Tributes are pouring in for Sir Terry Wogan after the radio and TV star's family said he had died after a "short but brave" battle with cancer.
BBC director general Tony Hall called Wogan a "national treasure", saying "today we've lost a wonderful friend".
Fellow radio DJs described Sir Terry as a "broadcasting hero", and a "radio genius".
Many simply said they had lost a great friend.
Prime minister David Cameron said the UK had lost a "huge talent".
Wogan was born in Ireland but held dual British and Irish citizenship, and was knighted in 2005.
As well as his Radio 2 career, where at one point he was the most listened to radio broadcaster in Europe, and shows such as Wogan and Children In Need, Wogan was for many the true voice of the Eurovision Song Contest.
Graham Norton paid a poignant tribute to his predecessor as the UK host of the show.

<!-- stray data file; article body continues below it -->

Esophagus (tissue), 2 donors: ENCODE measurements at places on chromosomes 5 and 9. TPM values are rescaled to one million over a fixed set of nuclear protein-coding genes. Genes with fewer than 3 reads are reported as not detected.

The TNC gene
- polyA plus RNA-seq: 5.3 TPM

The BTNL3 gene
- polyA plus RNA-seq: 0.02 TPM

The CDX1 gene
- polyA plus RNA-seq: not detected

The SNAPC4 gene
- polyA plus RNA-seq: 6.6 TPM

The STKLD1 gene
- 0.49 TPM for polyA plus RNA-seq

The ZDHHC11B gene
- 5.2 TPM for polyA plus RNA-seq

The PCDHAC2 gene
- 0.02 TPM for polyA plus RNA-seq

Many people meanwhile despaired at the fact that so many iconic British figures had left us in 2016.
This month alone musician David Bowie, actor Alan Rickman and Eagles guitarist Glenn Frey have all passed away, while Motörhead frontman Lemmy died in late December.
RIP Sir Terry Wogan.
Matthew Champion is a deputy world news editor for BuzzFeed News and is based in London.
Contact Matthew Champion at email@example.com.
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